Monday 10th June 2019 - Rotherhope Fell - NY 712 394 - 596 metres
Springwatch partly blames the decline on the modern method of cutting silage two or three times per year which doesn't give these birds time to lay, brood and then fledge the young. The old bridleway is generously wide with ample uncultivated deep grass verges on either side where I think the curlews had nested. - I guessed they had young hidden there and their calls were aimed at me as a potential predator. In April 1987 I had been more concerned with the logistics of my ambitious twenty mile a day target rather than musing on the habitat of curlews. I even had the name of the village misspelled in notes from my journal:
When the boundary wall finished I took a beeline across heather moorland for Rotherhope Fell trig point. The going was rough with peat hags again. About a kilometre from the trig I crossed a plastic terrain matting track and noted this for my return. The trig is perched, wild, isolated and silent with an ambiance of space and freedom - views across wilderness in all directions - were those some old lead working ruins nestling in a deep cut valley far below? It was all breathtaking and worth the effort of my toils across the rough moorland.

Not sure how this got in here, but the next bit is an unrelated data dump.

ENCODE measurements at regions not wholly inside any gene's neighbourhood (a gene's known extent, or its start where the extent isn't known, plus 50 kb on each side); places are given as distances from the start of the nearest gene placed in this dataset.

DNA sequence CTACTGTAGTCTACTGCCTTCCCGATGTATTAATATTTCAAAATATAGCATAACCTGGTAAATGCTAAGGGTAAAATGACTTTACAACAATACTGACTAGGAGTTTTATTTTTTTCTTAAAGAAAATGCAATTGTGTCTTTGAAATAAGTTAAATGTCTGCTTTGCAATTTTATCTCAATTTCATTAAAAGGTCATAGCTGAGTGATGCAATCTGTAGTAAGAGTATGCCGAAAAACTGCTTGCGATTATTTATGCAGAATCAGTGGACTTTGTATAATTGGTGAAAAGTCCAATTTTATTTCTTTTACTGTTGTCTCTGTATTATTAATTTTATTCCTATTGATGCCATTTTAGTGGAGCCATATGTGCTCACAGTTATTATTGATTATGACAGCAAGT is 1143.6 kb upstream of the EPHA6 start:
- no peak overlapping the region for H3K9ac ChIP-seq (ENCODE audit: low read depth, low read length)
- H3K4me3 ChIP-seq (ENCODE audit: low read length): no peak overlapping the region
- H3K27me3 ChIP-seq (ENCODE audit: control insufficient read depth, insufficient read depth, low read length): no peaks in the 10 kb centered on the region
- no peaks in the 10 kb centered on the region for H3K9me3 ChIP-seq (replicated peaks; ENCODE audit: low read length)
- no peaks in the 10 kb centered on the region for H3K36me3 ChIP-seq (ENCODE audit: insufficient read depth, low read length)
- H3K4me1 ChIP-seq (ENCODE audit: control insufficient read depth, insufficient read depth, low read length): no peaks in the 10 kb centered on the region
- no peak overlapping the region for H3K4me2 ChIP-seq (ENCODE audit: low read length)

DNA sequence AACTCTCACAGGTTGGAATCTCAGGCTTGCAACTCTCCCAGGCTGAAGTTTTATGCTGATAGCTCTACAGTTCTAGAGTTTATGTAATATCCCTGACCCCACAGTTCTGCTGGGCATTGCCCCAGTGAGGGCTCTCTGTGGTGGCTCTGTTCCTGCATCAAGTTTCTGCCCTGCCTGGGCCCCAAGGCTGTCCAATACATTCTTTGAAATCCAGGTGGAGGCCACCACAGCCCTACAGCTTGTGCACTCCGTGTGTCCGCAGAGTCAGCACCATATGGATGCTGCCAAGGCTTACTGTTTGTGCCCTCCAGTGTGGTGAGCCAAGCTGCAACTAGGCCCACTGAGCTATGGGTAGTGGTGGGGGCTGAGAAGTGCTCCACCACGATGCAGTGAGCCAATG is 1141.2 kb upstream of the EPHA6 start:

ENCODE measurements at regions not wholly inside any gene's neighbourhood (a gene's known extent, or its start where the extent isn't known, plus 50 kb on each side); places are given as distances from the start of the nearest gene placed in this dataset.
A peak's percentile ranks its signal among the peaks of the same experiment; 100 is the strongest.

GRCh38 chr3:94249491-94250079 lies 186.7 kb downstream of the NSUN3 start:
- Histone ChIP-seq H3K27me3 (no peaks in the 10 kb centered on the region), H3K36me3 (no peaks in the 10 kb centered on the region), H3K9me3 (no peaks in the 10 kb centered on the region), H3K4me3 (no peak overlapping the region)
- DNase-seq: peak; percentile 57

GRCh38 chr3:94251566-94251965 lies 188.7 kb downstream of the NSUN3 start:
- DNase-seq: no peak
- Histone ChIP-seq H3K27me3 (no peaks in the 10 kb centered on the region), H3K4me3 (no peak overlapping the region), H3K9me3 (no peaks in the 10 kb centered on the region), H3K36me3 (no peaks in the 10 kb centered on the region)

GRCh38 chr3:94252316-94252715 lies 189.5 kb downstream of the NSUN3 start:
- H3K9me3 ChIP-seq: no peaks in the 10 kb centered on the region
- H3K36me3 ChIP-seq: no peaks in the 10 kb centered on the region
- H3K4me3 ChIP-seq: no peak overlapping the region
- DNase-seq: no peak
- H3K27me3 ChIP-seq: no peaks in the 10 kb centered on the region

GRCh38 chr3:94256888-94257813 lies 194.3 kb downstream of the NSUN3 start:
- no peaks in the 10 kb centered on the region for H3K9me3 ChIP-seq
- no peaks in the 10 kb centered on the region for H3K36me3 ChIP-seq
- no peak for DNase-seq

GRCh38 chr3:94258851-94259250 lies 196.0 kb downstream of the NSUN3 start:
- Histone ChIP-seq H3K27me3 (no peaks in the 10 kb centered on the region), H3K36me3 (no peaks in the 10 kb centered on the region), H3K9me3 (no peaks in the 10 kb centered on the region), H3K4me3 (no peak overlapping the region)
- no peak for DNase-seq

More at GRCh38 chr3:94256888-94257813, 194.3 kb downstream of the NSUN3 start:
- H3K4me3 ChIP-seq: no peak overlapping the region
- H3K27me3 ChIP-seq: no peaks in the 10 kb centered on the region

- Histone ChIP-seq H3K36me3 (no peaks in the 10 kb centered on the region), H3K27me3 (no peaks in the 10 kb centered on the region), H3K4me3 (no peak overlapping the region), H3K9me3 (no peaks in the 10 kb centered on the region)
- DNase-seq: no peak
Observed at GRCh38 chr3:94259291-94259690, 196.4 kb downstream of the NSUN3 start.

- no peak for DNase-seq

I was able to pick up the plastic track on the return All the moorland I have walked across in the last few years has had new Land Rover tracks carved out, often highly visible from miles away, and now this plastic stuff is prevalent, but at least it is not as highly visible as the stony tracks. I was back on the Pennine Way track much sooner, but now further south than where I had veered off on the outward journey. At the side of the track there was s mini quarry, now with two ponds of water, this apparently the source of the new yellow stone excavated to "enhance" the grouse shooter's road.
|The start of the Pennine Way bridleway out of Garrigill going south|
|Back to Garrigill - up to here the track is still on old stone - rough underfoot|
|Just beyond where the track bends right it had been "enhanced" with new stone|
|This, and the next are peat hags. I know I have viewers from abroad who may not be familiar with UK moorland so this gives some indication of its nature|
|Shooting butt. Here the grouse shooters await the unfortunate grouse that fly overhead after being flushed out by beaters from behind|
|Zoom seven kilometres away to the "communications" equipment on Great Dun Fell|
|Plastic matting to convey the shooters in more comfort I suspect - they will have paid plenty for the privilege|
|The source of the new stone and its showing on the track. I wonder if it will weather in time to a more sympathetic appearance with the environment?|
|Near Maughhanby Farm. I took a more general photo showing the distant horizon and Blencathra but the hill was not even visible - the zoom below recorded my pleasure in seeing my favourite Lake District hill to such advantage|
|The purple shading is The Pennine Bridleway which coincides with the Pennine Way here. The straight blue is the northern limit of OS Sheet 91|
|All three trigs here mentioned shown in general context. Note how close Maughanby Farm is to the western boundary of Sheet 91|